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Biggest ad group WPP adds urgency to digital push after slump
[LONDON] WPP chief executive officer Mark Read will put online ad technology and data intelligence at the heart of a turnaround plan for the world's biggest advertising group on Tuesday in his most detailed strategy update since the departure of company founder Martin Sorrell.
Mr Read will stress WPP's capabilities in technology and data at an investor day in London, according to three people familiar with the plans. He is also expected to give an update on the sale of a majority stake in market research unit Kantar and may reveal a new company logo, said the people, who spoke on condition of anonymity as the details are not public.
Mr Read is set to announce a restructuring charge of several hundred million pounds and is expected to lay out a timeline for when WPP will recoup the benefits from those savings, according to a separate person familiar with the matter.
WPP probably won't give specific guidance on future revenue targets but could give more clarity on cost savings, Barclays analysts Julien Roch and Emily Johnson wrote in a note to clients Friday. A precise schedule of restructuring costs and their benefits over the next three to five years would be "extremely useful", the analysts wrote.
A WPP spokesman declined to comment on the content of Tuesday's strategy update.
Since taking over from Sorrell in April, Mr Read has repeatedly said there are "no sacred cows" as he tries to restore stability to WPP's myriad different agencies that create, deliver and measure the effectiveness of advertising campaigns. Mr Sorrell abruptly left the company he founded following an investigation into misconduct, but has denied any wrongdoing. Mr Read was made permanent CEO in September.
A slowdown in business and a spate of account losses have caused the London-based company's worst share price slump since the financial crisis. The shares are down 39 per cent this year. WPP cut its full-year revenue forecast in October, saying like-for-like sales will be down between 0.5 per cent and one per cent in 2018. The company is aiming to reduce debt with asset sales.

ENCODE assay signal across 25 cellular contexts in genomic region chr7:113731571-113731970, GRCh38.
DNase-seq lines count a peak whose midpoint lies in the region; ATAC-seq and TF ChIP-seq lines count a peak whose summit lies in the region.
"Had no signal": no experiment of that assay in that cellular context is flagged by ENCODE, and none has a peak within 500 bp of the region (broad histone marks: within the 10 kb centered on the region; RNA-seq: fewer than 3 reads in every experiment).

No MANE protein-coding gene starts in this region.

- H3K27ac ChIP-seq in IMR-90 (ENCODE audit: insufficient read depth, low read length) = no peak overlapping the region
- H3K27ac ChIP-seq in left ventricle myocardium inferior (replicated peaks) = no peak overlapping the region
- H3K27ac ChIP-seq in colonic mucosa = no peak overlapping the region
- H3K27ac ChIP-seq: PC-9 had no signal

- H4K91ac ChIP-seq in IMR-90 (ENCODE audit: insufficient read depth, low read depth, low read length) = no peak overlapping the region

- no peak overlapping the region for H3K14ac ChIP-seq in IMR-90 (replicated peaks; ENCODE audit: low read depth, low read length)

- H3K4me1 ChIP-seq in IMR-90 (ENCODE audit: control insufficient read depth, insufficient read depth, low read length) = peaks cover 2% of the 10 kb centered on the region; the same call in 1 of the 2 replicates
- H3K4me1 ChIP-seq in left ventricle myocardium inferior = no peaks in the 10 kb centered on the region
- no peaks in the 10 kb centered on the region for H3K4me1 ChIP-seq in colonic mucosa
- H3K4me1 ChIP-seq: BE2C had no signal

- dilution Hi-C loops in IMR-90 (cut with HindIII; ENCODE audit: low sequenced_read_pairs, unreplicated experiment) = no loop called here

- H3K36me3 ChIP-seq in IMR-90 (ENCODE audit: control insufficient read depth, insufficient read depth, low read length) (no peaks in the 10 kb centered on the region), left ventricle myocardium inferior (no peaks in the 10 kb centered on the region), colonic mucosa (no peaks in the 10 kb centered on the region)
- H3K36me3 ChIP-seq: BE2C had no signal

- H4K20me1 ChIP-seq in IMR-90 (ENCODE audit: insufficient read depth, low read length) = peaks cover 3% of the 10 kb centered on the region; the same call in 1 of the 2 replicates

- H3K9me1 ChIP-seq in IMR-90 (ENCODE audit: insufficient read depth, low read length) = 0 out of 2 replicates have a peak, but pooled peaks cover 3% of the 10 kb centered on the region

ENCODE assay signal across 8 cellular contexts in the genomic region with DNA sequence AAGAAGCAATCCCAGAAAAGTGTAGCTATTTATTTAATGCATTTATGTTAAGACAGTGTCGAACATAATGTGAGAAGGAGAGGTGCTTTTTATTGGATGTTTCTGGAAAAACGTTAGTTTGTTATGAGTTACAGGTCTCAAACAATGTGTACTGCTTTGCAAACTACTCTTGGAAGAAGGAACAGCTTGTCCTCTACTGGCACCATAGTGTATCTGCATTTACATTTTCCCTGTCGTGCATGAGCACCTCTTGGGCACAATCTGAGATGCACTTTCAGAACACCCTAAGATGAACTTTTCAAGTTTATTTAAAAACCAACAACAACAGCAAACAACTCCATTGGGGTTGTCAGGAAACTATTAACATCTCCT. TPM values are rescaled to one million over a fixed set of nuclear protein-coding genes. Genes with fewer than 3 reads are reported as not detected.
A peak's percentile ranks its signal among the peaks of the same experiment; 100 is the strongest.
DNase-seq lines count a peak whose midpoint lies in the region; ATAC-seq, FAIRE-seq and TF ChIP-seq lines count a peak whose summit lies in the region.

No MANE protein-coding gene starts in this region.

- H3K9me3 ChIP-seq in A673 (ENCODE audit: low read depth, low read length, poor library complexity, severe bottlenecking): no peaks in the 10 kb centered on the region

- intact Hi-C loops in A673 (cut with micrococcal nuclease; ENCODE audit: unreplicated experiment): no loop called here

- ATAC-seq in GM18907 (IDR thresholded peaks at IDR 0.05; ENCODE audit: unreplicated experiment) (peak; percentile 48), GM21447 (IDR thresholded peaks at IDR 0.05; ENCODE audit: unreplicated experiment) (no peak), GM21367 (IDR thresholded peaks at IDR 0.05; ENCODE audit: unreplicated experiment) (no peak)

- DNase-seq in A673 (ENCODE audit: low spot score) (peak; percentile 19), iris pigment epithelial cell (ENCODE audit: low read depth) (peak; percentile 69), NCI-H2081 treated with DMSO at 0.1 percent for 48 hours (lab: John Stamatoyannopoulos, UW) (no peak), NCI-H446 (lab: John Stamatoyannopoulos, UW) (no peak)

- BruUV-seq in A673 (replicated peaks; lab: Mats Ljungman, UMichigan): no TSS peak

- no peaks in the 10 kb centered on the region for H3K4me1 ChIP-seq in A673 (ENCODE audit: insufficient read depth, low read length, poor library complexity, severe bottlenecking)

Mr Read has vowed to make the group easier for clients to navigate and wants to invest more in digital services to better serve big advertisers as online marketing takes a growing chunk of their budgets. Facebook and Alphabet's Google are moving to work directly with advertisers and cutting out agency middlemen, and WPP recently lost the creative account with automaker Ford Motor, one of its biggest and oldest clients.
He has announced a flurry of initiatives including merging some agencies and selling some of WPP's positions in other companies. WPP is currently looking to sell its stake in The Farm Group, a TV post-production agency, a sale that could generate about £50 million (S$87.4 million), according to one of the people familiar with the company's plans.
Investors are waiting to hear whether those moves will meaningfully reduce costs and whether Mr Read has a compelling strategy to revive revenues, said Matthew Bloxham, an analyst at Bloomberg Intelligence.
Another key focus will probably be the company's strategy in North America, WPP's largest region for sales and where it's seen a marked slowdown. WPP's difficulties have come despite a strong year for competitors such as Interpublic Group of Cos and Dentsu, which have seen their shares rise 13 per cent and 7.2 per cent year-to-date, respectively.
"Read will want to give the impression of a turnaround story and forward momentum into 2019," said Alex DeGroote, a media consultant at DeGroote Consulting. "It's not going to happen overnight. Improving performance is probably not going to happen at best until the second half of next year."